Baritone opera singer Todd Duncan made history by becoming the first African-American to sing with a major American opera company, and the first to perform with an all-white cast. Duncan was also a music professor at Howard University during a period where his career was just beginning to take off.
Born Robert Todd Duncan on February 12, 1903, the Kentucky native was classically trained at Butler University in Indiana, then obtained his master’s degree from Teachers College at Columbia University.
In 1934, Duncan made his operatic debut for the all-Black Aeolian Opera in Mascagni’s Cavalleria Rusticana. It was around this time when Duncan was teaching voice at Howard, but was still training his own voice with a series of instructors. In 1935, Duncan’s big break came when George Gershwin was looking to cast the lead in his Porgy and Bess opera.
According to a personal account, Duncan initially scoffed at the role and thought Gershwin’s music to be inferior to the classical styles he was more accustomed to. However, Duncan became Gershwin’s first Porgy and made improvements upon the character. Duncan traveled to South Carolina to learn the southern accent that was better suited to the role.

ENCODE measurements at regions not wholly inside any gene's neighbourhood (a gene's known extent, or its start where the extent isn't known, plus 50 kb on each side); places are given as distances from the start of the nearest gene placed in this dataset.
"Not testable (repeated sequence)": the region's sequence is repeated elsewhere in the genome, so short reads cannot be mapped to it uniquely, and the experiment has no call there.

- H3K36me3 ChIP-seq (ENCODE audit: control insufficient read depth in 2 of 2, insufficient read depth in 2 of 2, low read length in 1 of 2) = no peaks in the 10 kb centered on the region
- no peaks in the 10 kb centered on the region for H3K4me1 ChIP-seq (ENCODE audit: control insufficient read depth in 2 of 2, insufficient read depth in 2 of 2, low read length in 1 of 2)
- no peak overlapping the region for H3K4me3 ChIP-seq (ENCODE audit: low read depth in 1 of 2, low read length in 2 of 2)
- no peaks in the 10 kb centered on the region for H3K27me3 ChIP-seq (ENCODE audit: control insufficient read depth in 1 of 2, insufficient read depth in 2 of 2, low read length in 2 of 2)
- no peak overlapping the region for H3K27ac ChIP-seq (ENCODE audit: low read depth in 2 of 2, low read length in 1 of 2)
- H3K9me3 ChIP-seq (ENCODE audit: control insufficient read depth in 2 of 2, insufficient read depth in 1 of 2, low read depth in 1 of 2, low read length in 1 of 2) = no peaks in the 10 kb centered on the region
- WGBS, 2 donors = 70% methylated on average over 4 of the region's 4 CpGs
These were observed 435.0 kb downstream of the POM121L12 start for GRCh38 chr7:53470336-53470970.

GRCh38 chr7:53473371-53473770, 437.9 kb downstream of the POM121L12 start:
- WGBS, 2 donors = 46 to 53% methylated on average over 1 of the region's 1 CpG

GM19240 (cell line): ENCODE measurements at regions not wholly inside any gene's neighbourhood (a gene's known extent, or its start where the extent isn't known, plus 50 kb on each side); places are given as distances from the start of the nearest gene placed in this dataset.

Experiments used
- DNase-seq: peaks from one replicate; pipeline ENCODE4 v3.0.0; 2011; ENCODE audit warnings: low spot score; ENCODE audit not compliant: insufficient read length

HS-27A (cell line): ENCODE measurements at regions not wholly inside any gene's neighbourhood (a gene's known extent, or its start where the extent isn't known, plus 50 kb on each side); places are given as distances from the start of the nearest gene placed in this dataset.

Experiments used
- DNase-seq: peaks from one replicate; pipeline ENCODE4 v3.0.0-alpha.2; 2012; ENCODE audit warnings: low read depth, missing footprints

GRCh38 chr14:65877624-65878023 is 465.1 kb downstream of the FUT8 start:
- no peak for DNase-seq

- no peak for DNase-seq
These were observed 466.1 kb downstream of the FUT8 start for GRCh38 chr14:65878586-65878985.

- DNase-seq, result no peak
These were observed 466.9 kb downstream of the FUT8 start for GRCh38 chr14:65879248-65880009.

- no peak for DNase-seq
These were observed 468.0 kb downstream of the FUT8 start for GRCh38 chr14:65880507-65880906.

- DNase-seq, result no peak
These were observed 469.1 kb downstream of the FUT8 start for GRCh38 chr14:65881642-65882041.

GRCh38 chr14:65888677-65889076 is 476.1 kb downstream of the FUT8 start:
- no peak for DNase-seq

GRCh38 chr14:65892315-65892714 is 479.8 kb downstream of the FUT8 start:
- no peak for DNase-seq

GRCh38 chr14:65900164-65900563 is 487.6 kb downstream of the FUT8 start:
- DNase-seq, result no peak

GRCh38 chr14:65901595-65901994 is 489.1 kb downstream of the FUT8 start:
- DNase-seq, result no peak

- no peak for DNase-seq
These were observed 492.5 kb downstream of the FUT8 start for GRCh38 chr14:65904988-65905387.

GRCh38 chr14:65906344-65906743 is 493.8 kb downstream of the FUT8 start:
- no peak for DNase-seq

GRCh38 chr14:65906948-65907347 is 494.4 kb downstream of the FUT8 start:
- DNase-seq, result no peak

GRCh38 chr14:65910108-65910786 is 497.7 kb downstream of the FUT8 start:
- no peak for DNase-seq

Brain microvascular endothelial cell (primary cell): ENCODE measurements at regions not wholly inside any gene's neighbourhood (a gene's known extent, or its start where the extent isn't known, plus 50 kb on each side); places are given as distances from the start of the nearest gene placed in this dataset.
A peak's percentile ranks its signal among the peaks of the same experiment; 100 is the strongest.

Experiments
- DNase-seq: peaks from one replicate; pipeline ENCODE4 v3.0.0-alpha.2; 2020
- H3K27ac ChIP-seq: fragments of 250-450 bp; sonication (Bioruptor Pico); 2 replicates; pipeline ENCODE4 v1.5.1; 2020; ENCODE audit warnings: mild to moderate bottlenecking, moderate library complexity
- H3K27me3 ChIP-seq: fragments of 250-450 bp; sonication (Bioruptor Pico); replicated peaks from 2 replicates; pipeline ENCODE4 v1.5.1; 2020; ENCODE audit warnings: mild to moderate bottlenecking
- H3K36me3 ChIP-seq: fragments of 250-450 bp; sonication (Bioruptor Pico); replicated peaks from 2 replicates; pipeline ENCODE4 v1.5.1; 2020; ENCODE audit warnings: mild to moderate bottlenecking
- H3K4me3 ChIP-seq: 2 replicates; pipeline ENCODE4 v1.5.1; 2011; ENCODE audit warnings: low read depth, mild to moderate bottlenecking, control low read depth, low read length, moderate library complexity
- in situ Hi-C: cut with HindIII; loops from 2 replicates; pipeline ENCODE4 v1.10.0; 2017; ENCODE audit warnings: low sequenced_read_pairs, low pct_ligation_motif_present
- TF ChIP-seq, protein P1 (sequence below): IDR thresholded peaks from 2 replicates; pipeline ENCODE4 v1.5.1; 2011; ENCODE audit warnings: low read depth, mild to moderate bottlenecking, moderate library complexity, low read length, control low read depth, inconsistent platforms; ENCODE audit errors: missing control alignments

Despite Duncan’s critical acclaim and world-class talent, racism was the order of the day and many theaters refused to sell tickets to Black patrons where Porgy and Bess toured. Duncan and the rest of his cast protested the segregation at Washington, D.C.’s National Theatre and refused to play until they offered tickets to all, which they eventually did.
In 1945, Duncan made his debut with the New York City Opera in the role of Tonio in Leoncavallo’s Pagliacci opera. It was also the first time a Black performer worked alongside a white cast, so Duncan is largely credited for desegregation within the genre.
Duncan continued to teach voice at Howard and across Washington, along with working at the Curtis Institute of Music in Philadelphia. Duncan taught the craft well into his 90’s before finally retiring. Duncan has won several awards, including recognition from the NAACP and the George Peabody Medal of Music, along with honors.
Duncan passed in his Washington home in 1998 at the age of 95. He and his wife, Gladys Duncan, had one son, Charles Duncan.